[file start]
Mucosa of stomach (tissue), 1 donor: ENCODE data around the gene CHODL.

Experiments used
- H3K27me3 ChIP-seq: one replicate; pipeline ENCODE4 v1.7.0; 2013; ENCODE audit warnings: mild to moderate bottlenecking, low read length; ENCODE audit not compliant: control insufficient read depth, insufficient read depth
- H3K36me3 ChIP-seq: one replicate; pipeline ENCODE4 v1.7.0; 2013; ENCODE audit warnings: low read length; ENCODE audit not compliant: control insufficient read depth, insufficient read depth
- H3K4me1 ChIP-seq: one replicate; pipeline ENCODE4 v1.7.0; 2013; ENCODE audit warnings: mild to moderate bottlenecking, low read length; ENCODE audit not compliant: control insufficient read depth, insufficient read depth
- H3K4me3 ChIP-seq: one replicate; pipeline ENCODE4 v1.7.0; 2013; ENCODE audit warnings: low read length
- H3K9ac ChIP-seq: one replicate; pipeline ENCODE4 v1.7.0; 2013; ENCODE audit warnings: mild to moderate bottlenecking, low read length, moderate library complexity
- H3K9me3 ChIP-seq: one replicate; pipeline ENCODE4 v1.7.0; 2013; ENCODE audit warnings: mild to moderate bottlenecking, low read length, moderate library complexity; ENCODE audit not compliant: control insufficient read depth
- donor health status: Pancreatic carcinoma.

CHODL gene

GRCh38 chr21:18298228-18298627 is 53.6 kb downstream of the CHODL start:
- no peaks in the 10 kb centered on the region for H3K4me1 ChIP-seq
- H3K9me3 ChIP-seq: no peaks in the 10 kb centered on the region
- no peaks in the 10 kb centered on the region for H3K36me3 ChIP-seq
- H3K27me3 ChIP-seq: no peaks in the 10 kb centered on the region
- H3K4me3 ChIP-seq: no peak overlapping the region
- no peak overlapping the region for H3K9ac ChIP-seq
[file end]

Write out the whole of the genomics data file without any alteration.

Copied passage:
Mucosa of stomach (tissue), 1 donor: ENCODE data around the gene CHODL.

Experiments used
- H3K27me3 ChIP-seq: one replicate; pipeline ENCODE4 v1.7.0; 2013; ENCODE audit warnings: mild to moderate bottlenecking, low read length; ENCODE audit not compliant: control insufficient read depth, insufficient read depth
- H3K36me3 ChIP-seq: one replicate; pipeline ENCODE4 v1.7.0; 2013; ENCODE audit warnings: low read length; ENCODE audit not compliant: control insufficient read depth, insufficient read depth
- H3K4me1 ChIP-seq: one replicate; pipeline ENCODE4 v1.7.0; 2013; ENCODE audit warnings: mild to moderate bottlenecking, low read length; ENCODE audit not compliant: control insufficient read depth, insufficient read depth
- H3K4me3 ChIP-seq: one replicate; pipeline ENCODE4 v1.7.0; 2013; ENCODE audit warnings: low read length
- H3K9ac ChIP-seq: one replicate; pipeline ENCODE4 v1.7.0; 2013; ENCODE audit warnings: mild to moderate bottlenecking, low read length, moderate library complexity
- H3K9me3 ChIP-seq: one replicate; pipeline ENCODE4 v1.7.0; 2013; ENCODE audit warnings: mild to moderate bottlenecking, low read length, moderate library complexity; ENCODE audit not compliant: control insufficient read depth
- donor health status: Pancreatic carcinoma.

CHODL gene

GRCh38 chr21:18298228-18298627 is 53.6 kb downstream of the CHODL start:
- no peaks in the 10 kb centered on the region for H3K4me1 ChIP-seq
- H3K9me3 ChIP-seq: no peaks in the 10 kb centered on the region
- no peaks in the 10 kb centered on the region for H3K36me3 ChIP-seq
- H3K27me3 ChIP-seq: no peaks in the 10 kb centered on the region
- H3K4me3 ChIP-seq: no peak overlapping the region
- no peak overlapping the region for H3K9ac ChIP-seq